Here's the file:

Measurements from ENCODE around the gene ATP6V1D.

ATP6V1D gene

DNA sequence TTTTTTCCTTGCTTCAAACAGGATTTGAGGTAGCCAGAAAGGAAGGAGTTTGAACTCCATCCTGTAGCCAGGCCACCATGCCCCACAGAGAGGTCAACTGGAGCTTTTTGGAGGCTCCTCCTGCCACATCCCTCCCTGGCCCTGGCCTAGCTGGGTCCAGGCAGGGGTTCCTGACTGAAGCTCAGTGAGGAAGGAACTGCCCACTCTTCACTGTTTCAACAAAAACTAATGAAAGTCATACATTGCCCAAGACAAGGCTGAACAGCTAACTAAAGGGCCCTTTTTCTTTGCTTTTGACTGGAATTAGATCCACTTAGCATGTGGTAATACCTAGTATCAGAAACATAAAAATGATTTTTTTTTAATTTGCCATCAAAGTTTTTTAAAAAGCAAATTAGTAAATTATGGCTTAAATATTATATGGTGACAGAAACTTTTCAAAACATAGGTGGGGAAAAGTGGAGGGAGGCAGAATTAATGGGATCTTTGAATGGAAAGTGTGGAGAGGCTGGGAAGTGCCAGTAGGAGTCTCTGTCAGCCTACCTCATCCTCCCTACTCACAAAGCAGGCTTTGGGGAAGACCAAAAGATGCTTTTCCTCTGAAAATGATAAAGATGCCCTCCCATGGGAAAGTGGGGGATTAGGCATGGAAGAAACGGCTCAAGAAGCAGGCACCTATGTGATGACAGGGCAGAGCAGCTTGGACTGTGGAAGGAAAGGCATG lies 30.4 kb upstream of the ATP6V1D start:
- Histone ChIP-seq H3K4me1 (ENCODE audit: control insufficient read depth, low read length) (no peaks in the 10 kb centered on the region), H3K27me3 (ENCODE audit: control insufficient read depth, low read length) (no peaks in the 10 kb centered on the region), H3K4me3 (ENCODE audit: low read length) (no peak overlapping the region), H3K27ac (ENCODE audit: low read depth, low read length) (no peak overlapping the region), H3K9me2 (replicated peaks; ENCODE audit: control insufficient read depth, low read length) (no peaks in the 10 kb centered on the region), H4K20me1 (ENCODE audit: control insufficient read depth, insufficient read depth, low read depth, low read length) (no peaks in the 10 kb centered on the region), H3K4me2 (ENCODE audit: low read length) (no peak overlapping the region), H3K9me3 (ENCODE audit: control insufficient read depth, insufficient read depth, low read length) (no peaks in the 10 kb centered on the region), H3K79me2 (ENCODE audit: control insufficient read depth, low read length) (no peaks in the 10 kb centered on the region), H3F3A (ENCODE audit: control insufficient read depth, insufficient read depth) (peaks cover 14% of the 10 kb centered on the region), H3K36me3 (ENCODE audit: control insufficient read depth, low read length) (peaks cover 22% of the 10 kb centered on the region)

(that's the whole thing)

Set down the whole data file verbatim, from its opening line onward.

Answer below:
Measurements from ENCODE around the gene ATP6V1D.

ATP6V1D gene

DNA sequence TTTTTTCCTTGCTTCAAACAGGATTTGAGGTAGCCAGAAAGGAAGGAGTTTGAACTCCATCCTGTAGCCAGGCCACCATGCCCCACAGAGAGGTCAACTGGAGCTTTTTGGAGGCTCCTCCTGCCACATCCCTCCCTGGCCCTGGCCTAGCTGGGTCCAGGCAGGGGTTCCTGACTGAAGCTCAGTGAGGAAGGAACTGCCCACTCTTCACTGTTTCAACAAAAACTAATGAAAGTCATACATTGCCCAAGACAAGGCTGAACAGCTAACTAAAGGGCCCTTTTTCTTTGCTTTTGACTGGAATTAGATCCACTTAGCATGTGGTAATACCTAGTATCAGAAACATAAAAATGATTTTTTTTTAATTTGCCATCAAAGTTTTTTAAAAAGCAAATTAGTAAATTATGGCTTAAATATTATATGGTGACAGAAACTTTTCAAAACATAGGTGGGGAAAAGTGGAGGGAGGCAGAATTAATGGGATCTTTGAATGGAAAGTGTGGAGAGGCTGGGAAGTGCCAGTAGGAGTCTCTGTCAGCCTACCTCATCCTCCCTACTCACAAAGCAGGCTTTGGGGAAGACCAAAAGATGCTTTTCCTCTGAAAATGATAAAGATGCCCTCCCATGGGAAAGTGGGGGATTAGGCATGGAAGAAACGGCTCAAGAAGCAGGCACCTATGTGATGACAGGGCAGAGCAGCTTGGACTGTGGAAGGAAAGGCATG lies 30.4 kb upstream of the ATP6V1D start:
- Histone ChIP-seq H3K4me1 (ENCODE audit: control insufficient read depth, low read length) (no peaks in the 10 kb centered on the region), H3K27me3 (ENCODE audit: control insufficient read depth, low read length) (no peaks in the 10 kb centered on the region), H3K4me3 (ENCODE audit: low read length) (no peak overlapping the region), H3K27ac (ENCODE audit: low read depth, low read length) (no peak overlapping the region), H3K9me2 (replicated peaks; ENCODE audit: control insufficient read depth, low read length) (no peaks in the 10 kb centered on the region), H4K20me1 (ENCODE audit: control insufficient read depth, insufficient read depth, low read depth, low read length) (no peaks in the 10 kb centered on the region), H3K4me2 (ENCODE audit: low read length) (no peak overlapping the region), H3K9me3 (ENCODE audit: control insufficient read depth, insufficient read depth, low read length) (no peaks in the 10 kb centered on the region), H3K79me2 (ENCODE audit: control insufficient read depth, low read length) (no peaks in the 10 kb centered on the region), H3F3A (ENCODE audit: control insufficient read depth, insufficient read depth) (peaks cover 14% of the 10 kb centered on the region), H3K36me3 (ENCODE audit: control insufficient read depth, low read length) (peaks cover 22% of the 10 kb centered on the region)